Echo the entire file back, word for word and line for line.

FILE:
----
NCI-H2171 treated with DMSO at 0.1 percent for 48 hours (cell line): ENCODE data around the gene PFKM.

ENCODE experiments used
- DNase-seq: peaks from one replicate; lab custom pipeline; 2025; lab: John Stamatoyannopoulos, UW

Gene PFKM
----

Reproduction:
NCI-H2171 treated with DMSO at 0.1 percent for 48 hours (cell line): ENCODE data around the gene PFKM.

ENCODE experiments used
- DNase-seq: peaks from one replicate; lab custom pipeline; 2025; lab: John Stamatoyannopoulos, UW

Gene PFKM